Sunday, August 9, 2009

Simple Ways to Greener School Lunches

I like to buy juice boxes now and then for convenience, but on a regular basis, I try to avoid them. One juice box isn't much in the grand scheme of things, but one juice box per day multiplied by ten months of school (180 days, on average) is quite a pile of non-recyclable trash. Multiplied by the 24 kids in your child's class is over 4300 empty juice boxes in our landfills per class. Add in the wrappers from individually wrapped snacks, yogurt cups, plastic Lunchable containers, plastic baggies, and so on and you've got a massive pile to contend with. If we could reduce that number by even half, that's a huge improvement.

So, what's a busy mom to do?

In lieu of plastic baggies and individually packed snacks such as crackers, cookies, fruit, applesauce, yogurt, and so on, I'd suggest going and buying some reusable containers that are also marked as recyclable, should they break. I like these twisty-lidded ones from Zip-Loc (Target makes a generic version) - you can put liquids in them and they don't leak. Plus, they are easier for a small child to open than the standard pop-top lids. More importantly, they are easier for the small child to put the lid back on, should he or she not finish whatever is in it, so you are less likely to end up with a lunch box full of wet stickiness.

Instead of juice boxes or disposable juice or water bottles, invest in a couple of BPA-free reusable ones.
You can freeze them 1/3 full of water at night and then fill with juice or water so they will be cool for lunch. I've even frozen them with milk inside - by lunch, the milk has thawed, but is still nice and chilly.

And what about those granola bars, and other wrapped snacks? You know, it's not important to me to produce absolutely no garbage. I do buy much less of that type of thing than I used to, but if my child has a wrapped fruit leather bar in with his reusable containers occasionally, I'm not going to lose sleep over it.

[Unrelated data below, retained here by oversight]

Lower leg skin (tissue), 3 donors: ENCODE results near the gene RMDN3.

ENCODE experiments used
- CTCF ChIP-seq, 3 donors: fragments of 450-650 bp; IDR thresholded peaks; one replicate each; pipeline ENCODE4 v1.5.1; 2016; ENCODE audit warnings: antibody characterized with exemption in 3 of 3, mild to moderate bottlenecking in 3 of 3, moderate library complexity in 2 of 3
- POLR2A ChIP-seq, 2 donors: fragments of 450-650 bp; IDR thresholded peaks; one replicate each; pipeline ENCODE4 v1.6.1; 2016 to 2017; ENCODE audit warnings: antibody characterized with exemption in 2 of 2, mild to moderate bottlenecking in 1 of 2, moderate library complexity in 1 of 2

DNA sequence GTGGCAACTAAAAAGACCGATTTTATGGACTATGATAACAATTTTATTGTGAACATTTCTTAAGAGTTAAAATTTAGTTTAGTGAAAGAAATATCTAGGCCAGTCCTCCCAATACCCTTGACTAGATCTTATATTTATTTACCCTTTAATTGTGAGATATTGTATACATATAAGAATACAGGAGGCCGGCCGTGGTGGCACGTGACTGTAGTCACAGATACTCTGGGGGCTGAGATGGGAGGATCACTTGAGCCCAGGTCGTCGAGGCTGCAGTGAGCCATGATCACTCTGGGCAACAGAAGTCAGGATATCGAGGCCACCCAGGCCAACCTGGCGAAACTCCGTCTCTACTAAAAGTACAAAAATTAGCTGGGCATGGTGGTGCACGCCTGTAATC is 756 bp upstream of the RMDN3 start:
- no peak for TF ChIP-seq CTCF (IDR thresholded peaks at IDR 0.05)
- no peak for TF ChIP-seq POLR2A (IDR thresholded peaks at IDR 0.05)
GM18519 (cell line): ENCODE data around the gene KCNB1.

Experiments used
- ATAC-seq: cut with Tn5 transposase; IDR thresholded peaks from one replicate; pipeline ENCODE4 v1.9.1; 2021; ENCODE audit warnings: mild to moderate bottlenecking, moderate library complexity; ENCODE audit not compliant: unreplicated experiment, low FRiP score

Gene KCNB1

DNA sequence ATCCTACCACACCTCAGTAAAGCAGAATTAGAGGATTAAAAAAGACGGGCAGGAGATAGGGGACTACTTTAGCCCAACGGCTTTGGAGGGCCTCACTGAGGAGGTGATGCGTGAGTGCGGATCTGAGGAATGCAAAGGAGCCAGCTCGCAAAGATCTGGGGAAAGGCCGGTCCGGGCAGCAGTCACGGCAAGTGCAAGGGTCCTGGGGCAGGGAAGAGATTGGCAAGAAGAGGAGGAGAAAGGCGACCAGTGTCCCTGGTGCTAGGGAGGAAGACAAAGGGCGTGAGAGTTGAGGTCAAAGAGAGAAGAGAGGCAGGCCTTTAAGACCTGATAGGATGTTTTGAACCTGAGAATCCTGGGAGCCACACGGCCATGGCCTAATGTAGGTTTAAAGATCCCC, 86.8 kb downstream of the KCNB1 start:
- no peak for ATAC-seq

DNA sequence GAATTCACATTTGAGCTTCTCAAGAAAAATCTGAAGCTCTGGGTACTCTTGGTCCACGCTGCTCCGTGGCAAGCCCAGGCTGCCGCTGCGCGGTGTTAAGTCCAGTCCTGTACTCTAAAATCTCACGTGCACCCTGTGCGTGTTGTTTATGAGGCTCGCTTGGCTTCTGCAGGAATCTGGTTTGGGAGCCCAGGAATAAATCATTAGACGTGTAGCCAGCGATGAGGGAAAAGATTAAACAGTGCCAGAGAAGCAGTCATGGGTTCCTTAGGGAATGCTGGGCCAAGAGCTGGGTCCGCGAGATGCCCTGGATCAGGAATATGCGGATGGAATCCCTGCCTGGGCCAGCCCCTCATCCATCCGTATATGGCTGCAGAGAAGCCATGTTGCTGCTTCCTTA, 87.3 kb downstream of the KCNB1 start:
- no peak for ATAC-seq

That said, if you can buy the product out of the wrapper, then I'd suggest you do so, but sometimes, there is no wrapper-free alternative. One solution, however, is to remove the item from the item, recycle the wrapper at home, and just slip it in one of the reusable lunch containers, next to Junior's sandwich.
One added bonus to going green is that it saves money. Woohoo! After the initial purchases of reusable items, it's vastly cheaper to fill your drink bottles with filtered tap water, milk from a gallon jug, or juice from a 64oz container than it is to buy little individual drinks. Similarly, you get so many more snacks for your money - the giant bottle of applesauce, the 32oz container of yogurt, and the huge bag of pretzels contain many more servings than the individual sized versions. If you have more than one child, then multiply those savings and it really adds up.

Another plus is that it's a fantastic lesson to teach your children - the earth is ours to take care of and this is how we do our part. We talk about being kind to our planet, but this is a good way to show them how we accomplish that goal - something tangible. It's a simple lesson, but an important one, regardless of your politics.

If you have any product recommendations or other ideas, please feel free to comment below.

P.S. Here's some great school lunch ideas from Family Fun.


  1. Thanks for this! I didn't know about those twisty-lid ziplocks. I was trying to figure out what to do about yogurt, hummus, etc. I was contemplating the laptop lunchbox system but heard mixed reviews about whether or not they leak. Also, I've heard they are not too easy for little ones to open by themselves.

  2. Yep, the twisty lidded ones are great. I have some smaller ones that I believe are by Gladware and they are fine too. Even the summer-birthday (then) 3-yo had no problems opening his food for preschool last year. I just had him practice a few times before school started with stuff in the containers and he was a pro before long.


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